15 Sep 2015

15 Sep 2015

How to Plan for Complex Dictation

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Taking the example of a pleading, you will start by naming the parties (perhaps on a notepad). You will then set out the major elements of what needs to be dealt with in the pleading. If there are sub-sections within those major elements, then you should set those out. This outline is not necessarily going to be in the same detail as you end up dictating it, however, the outline can give you the flow and the order in which you should dictate. Provided you have prepared the file appropriately, you should have sufficient knowledge of the details of the file to allow you to dictate without having to fill in too many blanks.

You can then take your outline and use that as a basis for the dictation of your more complex document.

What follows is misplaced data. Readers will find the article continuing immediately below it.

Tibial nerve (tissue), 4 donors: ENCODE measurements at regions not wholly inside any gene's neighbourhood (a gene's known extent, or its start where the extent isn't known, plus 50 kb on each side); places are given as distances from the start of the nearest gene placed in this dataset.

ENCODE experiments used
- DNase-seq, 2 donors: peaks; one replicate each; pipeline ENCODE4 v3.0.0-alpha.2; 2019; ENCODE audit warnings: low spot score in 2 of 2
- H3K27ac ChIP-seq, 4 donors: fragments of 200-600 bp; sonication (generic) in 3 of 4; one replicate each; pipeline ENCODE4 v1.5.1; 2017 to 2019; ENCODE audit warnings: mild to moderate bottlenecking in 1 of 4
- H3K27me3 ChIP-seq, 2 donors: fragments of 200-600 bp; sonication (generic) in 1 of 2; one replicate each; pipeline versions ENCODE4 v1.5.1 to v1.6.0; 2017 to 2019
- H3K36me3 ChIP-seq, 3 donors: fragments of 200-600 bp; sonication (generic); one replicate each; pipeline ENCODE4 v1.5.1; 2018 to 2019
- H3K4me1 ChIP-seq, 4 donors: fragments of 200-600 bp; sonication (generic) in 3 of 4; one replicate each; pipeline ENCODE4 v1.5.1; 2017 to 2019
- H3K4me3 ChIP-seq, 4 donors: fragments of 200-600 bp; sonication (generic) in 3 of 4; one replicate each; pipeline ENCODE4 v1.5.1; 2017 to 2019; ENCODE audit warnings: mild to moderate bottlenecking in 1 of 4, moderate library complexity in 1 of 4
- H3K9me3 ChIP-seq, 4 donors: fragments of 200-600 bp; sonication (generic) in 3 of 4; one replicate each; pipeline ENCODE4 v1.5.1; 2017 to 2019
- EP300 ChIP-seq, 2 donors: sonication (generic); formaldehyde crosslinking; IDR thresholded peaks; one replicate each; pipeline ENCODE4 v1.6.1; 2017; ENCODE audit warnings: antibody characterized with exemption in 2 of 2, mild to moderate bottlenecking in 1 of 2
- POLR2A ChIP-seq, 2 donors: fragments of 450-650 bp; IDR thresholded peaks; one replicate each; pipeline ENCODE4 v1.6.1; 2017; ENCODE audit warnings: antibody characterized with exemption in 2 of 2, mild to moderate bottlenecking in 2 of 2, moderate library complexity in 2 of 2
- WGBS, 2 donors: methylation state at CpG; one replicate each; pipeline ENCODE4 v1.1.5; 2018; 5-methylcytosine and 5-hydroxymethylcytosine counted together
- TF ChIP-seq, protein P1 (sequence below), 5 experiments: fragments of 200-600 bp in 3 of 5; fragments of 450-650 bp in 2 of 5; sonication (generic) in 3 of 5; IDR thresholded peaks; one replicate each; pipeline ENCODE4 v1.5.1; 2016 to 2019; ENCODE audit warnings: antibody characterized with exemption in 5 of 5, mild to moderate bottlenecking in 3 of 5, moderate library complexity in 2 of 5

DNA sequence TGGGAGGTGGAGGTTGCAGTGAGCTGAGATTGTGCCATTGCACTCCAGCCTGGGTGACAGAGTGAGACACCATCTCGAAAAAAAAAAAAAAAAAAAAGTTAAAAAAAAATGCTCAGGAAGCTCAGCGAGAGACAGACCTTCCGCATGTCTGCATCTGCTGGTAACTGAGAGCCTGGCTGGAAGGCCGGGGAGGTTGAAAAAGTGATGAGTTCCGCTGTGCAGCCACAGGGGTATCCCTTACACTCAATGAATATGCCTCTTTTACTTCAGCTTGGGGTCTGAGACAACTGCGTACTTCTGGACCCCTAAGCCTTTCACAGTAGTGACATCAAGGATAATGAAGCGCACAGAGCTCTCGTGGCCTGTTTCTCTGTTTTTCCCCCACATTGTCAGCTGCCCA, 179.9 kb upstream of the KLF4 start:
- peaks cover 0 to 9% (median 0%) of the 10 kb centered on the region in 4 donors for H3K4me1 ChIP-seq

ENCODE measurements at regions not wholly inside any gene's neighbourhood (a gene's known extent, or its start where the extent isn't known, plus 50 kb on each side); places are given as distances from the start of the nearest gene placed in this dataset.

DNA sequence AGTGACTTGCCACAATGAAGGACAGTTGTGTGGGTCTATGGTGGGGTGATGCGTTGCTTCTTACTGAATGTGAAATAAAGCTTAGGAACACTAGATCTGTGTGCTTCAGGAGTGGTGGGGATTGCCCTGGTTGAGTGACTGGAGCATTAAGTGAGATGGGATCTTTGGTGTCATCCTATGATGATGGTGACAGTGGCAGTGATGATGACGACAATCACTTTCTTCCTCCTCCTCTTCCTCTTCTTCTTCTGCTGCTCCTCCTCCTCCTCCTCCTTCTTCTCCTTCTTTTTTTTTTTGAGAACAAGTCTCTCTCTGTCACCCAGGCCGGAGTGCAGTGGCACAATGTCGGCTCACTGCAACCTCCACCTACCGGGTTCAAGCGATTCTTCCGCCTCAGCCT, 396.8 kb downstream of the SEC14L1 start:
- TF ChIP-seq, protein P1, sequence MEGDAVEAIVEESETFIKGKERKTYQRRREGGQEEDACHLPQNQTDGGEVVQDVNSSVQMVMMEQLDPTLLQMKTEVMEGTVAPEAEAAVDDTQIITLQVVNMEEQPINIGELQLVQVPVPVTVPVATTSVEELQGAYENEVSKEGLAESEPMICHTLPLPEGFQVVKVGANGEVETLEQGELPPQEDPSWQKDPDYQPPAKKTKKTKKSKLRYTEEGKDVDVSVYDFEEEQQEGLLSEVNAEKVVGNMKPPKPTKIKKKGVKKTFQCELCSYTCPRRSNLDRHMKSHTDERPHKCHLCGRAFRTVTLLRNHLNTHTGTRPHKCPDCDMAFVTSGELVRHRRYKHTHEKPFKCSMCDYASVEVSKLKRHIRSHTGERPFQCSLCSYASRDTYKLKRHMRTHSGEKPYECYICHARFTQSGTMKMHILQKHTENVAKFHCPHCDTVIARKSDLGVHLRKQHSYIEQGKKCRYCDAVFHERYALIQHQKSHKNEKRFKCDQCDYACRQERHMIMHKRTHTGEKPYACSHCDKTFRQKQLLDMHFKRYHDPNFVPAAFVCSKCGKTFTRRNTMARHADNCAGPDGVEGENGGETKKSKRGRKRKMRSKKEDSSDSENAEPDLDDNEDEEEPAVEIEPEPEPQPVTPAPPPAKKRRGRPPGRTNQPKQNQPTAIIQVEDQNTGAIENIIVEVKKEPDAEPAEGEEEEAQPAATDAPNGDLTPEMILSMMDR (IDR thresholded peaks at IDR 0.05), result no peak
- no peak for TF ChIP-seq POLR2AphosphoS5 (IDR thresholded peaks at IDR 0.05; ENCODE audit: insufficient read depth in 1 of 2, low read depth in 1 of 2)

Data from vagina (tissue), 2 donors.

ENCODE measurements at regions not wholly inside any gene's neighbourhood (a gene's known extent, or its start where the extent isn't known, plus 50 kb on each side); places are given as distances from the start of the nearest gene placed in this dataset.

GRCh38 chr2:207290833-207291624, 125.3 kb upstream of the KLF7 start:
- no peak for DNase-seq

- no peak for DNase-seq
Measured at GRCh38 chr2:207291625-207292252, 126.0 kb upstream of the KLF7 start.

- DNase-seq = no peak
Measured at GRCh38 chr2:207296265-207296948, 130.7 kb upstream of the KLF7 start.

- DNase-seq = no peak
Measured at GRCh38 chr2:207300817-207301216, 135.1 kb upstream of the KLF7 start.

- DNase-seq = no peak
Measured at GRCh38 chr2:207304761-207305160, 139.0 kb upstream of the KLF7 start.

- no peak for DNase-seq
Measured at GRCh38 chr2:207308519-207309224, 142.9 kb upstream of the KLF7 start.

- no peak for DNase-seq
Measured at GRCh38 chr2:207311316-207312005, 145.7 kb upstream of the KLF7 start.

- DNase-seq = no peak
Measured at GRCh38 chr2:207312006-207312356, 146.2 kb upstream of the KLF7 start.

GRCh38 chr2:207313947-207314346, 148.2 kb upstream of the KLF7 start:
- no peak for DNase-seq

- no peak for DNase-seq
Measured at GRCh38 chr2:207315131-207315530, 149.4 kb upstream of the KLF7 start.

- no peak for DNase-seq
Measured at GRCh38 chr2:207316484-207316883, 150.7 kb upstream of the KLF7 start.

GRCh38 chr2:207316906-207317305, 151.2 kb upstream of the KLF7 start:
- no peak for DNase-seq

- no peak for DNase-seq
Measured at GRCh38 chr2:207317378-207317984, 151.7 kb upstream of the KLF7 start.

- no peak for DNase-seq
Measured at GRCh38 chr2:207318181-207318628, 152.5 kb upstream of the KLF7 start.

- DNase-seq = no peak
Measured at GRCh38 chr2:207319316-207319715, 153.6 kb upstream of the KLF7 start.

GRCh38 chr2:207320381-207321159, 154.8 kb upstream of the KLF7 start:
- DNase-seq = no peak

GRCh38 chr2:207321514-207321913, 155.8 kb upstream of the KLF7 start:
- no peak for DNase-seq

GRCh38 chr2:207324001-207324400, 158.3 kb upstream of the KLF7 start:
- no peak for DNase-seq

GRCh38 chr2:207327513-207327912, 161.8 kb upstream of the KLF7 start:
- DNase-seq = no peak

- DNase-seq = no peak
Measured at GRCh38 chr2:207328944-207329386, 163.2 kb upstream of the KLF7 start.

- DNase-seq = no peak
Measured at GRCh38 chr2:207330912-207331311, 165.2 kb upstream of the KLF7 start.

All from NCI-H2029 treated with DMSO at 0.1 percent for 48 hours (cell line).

It is important to remember for more complex documents that your dictation does not need to contain all of the information at the first draft stage. If there are lists of invoices, numbers, mathematical factors that need to be done that would disrupt your train of thought or divert you from having a cohesive and efficient process, then those can be put to one side. Instead, simply dictate a placeholder (for example – “the defendant owes the plaintiff the total sum of X dollars”). You can then come back to that at a later time once the document is closer to being finalised.

This is different to when you are dictating a short letter or an email where you are trying to produce something as close to a final product as possible. The purpose when dictating a longer or more complex document is to allow you to use dictation as a tool for getting the bulk of the work done in a short space of time. In more complex scenarios there will be a greater degree of attention required after the first draft is produced and it is likely that you will have a number of further drafts before the final document is completed. That is not a reason to avoid dictation, but rather it is reason to embrace dictating in such a way that maximises efficiency and productivity, rather than not doing it all.

Source: Tips for Lawyers